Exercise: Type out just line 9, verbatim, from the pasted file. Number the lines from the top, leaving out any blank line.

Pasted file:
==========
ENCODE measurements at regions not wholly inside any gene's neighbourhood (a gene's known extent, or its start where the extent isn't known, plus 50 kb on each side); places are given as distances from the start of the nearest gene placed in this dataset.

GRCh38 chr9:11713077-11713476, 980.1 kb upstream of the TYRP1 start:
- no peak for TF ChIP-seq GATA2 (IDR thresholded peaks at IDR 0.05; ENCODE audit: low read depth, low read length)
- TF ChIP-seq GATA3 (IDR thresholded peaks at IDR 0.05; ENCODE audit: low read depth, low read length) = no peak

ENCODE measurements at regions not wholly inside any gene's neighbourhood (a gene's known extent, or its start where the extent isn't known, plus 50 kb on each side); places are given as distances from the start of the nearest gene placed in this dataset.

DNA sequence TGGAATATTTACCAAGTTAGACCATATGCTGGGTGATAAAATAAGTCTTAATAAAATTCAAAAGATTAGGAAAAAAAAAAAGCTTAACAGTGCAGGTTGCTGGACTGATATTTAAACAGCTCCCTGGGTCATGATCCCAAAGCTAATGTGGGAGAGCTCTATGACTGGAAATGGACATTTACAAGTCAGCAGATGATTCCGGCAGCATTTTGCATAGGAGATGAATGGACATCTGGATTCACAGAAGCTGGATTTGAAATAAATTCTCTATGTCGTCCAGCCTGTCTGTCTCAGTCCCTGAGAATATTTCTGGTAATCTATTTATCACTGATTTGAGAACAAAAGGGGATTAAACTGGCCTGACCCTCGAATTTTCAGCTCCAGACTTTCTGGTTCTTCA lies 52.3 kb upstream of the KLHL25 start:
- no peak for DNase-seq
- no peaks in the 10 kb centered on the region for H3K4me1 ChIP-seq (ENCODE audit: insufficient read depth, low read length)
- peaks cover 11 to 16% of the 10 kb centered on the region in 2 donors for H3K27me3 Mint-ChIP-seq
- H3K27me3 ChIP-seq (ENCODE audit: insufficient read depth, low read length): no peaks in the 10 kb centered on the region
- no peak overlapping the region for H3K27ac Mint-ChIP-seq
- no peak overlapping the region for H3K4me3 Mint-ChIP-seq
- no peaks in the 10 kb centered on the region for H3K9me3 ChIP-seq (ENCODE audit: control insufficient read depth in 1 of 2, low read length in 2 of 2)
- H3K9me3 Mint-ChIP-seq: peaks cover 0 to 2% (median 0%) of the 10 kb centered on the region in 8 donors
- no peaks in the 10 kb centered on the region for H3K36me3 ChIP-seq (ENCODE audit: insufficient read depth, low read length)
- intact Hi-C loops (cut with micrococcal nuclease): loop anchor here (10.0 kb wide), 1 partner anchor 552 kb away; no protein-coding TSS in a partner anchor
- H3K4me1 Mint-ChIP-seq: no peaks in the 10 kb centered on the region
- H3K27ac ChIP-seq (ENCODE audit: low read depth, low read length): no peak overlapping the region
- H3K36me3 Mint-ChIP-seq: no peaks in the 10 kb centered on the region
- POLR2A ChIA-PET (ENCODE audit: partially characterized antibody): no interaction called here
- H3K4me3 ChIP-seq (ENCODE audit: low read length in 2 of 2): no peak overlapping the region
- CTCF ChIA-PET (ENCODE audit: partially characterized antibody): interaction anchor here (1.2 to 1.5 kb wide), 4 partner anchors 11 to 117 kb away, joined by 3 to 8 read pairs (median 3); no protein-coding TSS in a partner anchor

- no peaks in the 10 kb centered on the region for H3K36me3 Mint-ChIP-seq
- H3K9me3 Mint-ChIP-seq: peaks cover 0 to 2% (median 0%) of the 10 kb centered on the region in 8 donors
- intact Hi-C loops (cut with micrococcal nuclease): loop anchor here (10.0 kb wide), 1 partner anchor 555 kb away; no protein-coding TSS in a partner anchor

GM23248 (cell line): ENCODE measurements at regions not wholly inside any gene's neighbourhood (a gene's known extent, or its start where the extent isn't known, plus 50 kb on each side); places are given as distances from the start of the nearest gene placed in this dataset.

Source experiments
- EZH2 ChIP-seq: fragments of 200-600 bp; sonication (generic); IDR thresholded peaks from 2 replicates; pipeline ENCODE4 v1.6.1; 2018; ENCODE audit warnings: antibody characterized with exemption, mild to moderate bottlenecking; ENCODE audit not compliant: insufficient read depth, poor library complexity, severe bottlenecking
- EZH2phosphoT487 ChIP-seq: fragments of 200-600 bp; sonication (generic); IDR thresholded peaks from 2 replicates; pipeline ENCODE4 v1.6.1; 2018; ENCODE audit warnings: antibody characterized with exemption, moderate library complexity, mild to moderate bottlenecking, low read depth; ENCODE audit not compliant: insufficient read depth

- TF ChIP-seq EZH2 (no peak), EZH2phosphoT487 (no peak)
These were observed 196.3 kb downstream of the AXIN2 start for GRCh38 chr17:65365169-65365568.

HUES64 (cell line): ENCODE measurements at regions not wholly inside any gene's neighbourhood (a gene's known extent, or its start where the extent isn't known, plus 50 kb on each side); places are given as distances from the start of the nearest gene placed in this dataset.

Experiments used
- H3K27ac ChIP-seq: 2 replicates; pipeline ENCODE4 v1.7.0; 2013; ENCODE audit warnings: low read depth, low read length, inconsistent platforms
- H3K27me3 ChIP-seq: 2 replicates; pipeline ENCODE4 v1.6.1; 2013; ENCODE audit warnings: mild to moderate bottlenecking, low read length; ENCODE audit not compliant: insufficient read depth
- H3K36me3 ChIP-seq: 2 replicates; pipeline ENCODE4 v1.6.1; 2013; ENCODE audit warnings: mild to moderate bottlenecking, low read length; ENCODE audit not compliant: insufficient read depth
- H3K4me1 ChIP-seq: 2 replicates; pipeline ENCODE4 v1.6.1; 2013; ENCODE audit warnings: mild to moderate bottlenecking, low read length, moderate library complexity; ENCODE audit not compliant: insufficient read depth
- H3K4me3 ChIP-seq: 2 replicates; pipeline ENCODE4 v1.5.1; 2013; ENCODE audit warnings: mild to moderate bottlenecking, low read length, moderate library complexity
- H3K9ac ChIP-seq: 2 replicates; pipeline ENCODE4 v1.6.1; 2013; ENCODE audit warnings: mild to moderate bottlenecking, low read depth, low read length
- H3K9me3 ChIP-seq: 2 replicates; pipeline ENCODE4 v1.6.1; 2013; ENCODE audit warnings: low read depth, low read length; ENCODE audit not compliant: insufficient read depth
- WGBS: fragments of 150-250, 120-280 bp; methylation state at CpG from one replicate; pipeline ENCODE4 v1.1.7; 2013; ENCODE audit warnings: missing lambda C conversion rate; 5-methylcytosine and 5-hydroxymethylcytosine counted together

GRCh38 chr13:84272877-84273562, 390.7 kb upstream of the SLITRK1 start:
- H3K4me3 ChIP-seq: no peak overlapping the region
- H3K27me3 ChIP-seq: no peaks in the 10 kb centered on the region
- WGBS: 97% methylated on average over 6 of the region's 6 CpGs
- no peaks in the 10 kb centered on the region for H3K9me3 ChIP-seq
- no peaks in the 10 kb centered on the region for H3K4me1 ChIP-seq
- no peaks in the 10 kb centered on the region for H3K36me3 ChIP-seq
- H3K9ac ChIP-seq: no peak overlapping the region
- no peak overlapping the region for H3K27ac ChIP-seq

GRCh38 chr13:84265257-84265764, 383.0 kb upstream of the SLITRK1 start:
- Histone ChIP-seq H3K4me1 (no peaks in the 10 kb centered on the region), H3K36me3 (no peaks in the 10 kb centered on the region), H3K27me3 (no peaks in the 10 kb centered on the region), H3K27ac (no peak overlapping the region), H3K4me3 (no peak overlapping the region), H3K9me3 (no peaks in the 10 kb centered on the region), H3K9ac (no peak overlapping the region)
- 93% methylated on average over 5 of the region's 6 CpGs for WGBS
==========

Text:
- peaks cover 11 to 16% of the 10 kb centered on the region in 2 donors for H3K27me3 Mint-ChIP-seq